The Homeowner’s Guide to Ant Pest Control
Ants, the most common insects in the world, are an essential part of our ecosystem. They're also a big nuisance. Here's information to help you deal.
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Amazingly cooperative, impressively diligent and annoyingly invasive, ants are interesting and fascinating creatures. There are an estimated 22,000 different species of ants worldwide. Nearly 1,000 varieties live right here in the U.S.
From their characteristics to their behaviors to their habitats, our guide contains a wealth of information about how to co-exist, control and, if need be, get rid of ants simply and safely.
What Do Ants Look Like?
Not to be confused with termites, ants are between 1/16-inch and two inches in length with big heads, elongated bodies pinched at the waist, swollen abdomens and six spindly legs. They sport threadlike elbowed antennae, come in colors ranging from white to jet black. Some have wings, and some have stingers. Most people recognize an ant when they see it. Do you?
What Are the Different Types of Ants?
According to PestWorld.org, the three most common types of ants in the U.S. are carpenter, odorous and pavement. In warm tropical climates such as in the South and Southwest, you’ll find an abundance of red fire, ghost, and big-headed ants. However, no matter where in the country you live, there are certain things that all ants have in common:
- They build structured nests (hierarchical colonies) with at least one queen;
- Worker ants are wingless, sterile females;
- Male ants (a.k.a. drones) exist for one purpose — reproduction;
- Ants communicate with each other through scent (pheromone) trails;
- Most species forage for food crumbs, but some feed on dead insects, raise aphids or farm fungus.
How to Identify Ants
The first step in fighting an infestation in your home or garden is to know what type of ant you’re dealing with. Identifying ant species can be complicated. Luckily, we put together a comprehensive list that explains how to identify different types of ants you may encounter in and around your home. Here’s how to identify different types of ants.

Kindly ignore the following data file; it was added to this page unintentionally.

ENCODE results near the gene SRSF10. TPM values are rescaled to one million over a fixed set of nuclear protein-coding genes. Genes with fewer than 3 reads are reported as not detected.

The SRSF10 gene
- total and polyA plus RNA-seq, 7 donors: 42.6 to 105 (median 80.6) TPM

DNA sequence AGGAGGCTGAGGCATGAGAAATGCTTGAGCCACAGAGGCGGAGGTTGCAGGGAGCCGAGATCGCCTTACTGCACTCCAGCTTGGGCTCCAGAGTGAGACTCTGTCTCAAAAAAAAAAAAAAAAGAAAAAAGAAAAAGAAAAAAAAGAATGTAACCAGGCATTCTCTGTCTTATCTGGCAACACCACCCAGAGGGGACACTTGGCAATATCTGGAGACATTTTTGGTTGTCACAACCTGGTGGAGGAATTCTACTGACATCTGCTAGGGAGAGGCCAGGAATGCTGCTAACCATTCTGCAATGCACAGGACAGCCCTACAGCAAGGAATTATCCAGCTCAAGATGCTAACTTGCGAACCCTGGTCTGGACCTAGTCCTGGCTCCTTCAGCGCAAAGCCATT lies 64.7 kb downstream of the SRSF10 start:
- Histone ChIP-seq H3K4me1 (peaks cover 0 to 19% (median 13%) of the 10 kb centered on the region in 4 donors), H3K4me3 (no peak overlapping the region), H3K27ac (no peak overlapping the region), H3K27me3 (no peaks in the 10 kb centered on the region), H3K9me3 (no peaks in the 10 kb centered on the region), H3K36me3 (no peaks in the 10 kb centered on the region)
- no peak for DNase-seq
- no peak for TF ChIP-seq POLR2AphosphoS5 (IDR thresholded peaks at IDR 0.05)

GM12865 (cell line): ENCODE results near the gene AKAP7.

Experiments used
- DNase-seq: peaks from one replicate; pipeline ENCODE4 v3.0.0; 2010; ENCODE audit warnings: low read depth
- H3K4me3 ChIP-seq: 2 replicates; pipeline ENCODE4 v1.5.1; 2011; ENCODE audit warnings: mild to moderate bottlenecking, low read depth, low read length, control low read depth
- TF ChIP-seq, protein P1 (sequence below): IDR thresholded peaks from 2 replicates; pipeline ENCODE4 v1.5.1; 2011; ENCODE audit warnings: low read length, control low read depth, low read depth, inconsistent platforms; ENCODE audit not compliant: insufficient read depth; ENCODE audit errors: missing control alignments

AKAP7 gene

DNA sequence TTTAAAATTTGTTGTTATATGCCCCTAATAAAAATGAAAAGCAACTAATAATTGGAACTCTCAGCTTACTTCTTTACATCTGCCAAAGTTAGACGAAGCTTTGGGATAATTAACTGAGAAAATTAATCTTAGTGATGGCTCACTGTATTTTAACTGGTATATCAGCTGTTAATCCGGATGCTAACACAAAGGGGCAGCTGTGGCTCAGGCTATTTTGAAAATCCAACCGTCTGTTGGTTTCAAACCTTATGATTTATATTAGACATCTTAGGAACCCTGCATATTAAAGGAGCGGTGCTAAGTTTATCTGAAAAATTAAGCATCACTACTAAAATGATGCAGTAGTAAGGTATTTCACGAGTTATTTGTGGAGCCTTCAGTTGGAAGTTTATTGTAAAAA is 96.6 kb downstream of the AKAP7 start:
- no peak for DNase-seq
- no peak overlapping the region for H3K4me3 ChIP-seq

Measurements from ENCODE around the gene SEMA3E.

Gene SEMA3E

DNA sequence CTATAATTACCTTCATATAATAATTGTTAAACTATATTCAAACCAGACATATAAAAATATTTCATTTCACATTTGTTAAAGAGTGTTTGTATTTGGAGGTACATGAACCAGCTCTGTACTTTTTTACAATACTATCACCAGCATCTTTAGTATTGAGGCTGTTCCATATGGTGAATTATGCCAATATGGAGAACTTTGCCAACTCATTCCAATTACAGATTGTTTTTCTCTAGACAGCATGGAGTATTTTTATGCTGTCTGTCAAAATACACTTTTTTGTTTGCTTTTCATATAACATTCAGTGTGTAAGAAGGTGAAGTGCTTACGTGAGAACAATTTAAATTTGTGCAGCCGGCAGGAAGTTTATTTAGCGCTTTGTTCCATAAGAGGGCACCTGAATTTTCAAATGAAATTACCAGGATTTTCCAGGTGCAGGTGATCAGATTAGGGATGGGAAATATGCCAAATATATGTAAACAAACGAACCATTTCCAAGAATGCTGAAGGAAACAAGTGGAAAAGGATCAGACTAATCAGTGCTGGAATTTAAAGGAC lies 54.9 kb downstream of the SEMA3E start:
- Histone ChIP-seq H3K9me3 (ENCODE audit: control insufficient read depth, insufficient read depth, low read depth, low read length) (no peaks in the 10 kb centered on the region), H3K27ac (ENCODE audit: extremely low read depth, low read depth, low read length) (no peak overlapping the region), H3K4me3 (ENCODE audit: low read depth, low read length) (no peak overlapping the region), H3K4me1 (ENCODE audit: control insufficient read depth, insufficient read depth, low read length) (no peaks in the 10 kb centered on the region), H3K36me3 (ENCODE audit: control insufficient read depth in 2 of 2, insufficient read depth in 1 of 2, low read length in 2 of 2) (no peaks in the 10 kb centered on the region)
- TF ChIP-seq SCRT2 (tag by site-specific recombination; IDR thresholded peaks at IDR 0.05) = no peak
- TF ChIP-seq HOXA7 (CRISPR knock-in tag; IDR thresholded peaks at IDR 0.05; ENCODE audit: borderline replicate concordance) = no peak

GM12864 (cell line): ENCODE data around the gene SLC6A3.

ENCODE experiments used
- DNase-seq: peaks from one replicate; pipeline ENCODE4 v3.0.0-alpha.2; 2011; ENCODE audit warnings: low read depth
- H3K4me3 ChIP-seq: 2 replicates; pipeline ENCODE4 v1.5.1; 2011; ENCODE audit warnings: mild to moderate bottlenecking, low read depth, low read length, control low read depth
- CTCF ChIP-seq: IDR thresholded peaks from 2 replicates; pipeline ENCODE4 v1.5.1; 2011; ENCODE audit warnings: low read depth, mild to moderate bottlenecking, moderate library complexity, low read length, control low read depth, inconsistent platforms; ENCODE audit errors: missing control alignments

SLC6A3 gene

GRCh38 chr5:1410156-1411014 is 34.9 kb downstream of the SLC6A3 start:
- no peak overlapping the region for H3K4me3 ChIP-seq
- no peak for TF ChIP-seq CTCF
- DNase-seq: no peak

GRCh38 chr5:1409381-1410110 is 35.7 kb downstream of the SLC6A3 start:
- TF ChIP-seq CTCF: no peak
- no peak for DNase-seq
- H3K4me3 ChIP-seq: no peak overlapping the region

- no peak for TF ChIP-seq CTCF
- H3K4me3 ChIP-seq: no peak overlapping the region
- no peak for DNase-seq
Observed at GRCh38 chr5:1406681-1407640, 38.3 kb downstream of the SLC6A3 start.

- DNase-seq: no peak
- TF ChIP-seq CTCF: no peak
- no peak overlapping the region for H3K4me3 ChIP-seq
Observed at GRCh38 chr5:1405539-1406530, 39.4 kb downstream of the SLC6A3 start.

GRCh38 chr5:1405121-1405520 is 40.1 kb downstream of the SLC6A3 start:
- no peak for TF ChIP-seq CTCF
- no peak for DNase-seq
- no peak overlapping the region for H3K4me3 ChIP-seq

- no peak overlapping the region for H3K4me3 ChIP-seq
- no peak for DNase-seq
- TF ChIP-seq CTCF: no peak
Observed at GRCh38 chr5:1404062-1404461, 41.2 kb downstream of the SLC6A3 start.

Where Do Ants Live?
Lurking inside cupboards, under rocks and in woodpiles, you’ll find ants almost everywhere — in the city and on the farm. Their nests can be found in above-ground mounds, burrowed in tree trunks or located deep underground, their extensive network of chambers unseen by the casual observer. Possessing an insatiable appetite, if food sources are plentiful, ants won’t hesitate to take up residence in your house or garden.
What Are the Signs That You Have Ants?
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The easiest and most obvious way to know if you have an ant infestation is by sight. If you find live ant trails, especially inside your home, there’s a good chance you have a problem. For certain types of ants, like carpenter ants, you might hear rustling noises in the walls or see wood shavings scattering about.
If you smell rotten coconuts or a distinct musty scent, odorous or citronella ants may have invaded. In the yard, look out for mounds in the garden or holes in your lawn — both can be an indication of an ant infestation.
How to Get Rid of Ants
There are many ways to rid yourself of ants:
- Baits: Easy to use stations/traps and stakes are pre-filled for convenience;
- Sprays: Aerosol and pump sprays are a short-term solution that kills ants on contact;
- Gels: Potent gel can be applied directly into cracks and crevices where you see ants;
- Granules: Small pellets for spreading on lawns and around large yards;
- Powders: Ants ingest the fine powder and die;
- Home remedies: Natural and non-toxic, most home remedies are safe around kids and pets.
Experts often recommend mess-free bait stations and stakes because the poison works at the source, killing the queen and her colony.
Keep in mind that ants can build nests in hard-to-reach places, like inside walls or under foundations. If you suspect an infestation, consider calling in a professional pest control expert right away. A knowledgeable ant exterminator can quickly assess the situation and recommend a method that addresses your particular pest problem.
Ant Safety and Concerns
Many ants sting or bite, but not all. Most of the time bites and stings may be painful (from leafcutters and red fire ants especially) but they are rarely serious. People allergic to bee and wasp stings, however, should take extra precautions when working in the garden near mounds. Pharaoh ants, for instance, are known to carry diseases and should be dealt with at the first sign of infestation.
Most ant repellents and insecticides are made of toxic or poisonous ingredients, so it’s probably best to opt for eco-friendly, organic remedies if kids and animals are about. If you’re not sure how to proceed, contact an ant exterminator for help and advice.